by Joseph Baldwin

Even when sitting on the lawn,
squirrels seem perched:
clinging as they do to ground
as if it might sway
in the next wind.
Never are they less than
tense, sinuously sleek.
Always poised for the quick
dart, the lunge, or
skittering flight to safety.

Never a wasted motion: witness
especially the flickering twitch
in a false direction before the
true thrust; such feints
are of most value.

They make fools of cats,
who, to salvage something,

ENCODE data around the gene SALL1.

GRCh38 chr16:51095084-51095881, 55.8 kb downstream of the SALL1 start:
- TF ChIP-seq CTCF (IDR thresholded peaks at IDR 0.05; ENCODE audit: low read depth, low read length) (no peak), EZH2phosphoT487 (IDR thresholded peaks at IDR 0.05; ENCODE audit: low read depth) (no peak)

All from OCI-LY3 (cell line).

break off the chase, subside,
and look regal and uncaring.


by Joseph Baldwin

I saw a squirrel launch himself
from a perch ten feet above where the trunk
of my elm forks to form a V,
and leap across to the other branch,
landing only a foot or so below
his departure point.
Inside such a quaint fur ball,
what suppleness, lithe grace!
How he gathered, flickered across
the space, then landed, again a ball,
and then slimmed out again
to scuttle along a limb!

Could this be only a search
for food, such a ballet?

I must believe he did it
for joy alone.

His flight, for flight it was,
was like words without music,
the words making me hear
a music of my own;
similarly, he wore, for a moment,
splendid and indescribable
wings — of my imagining.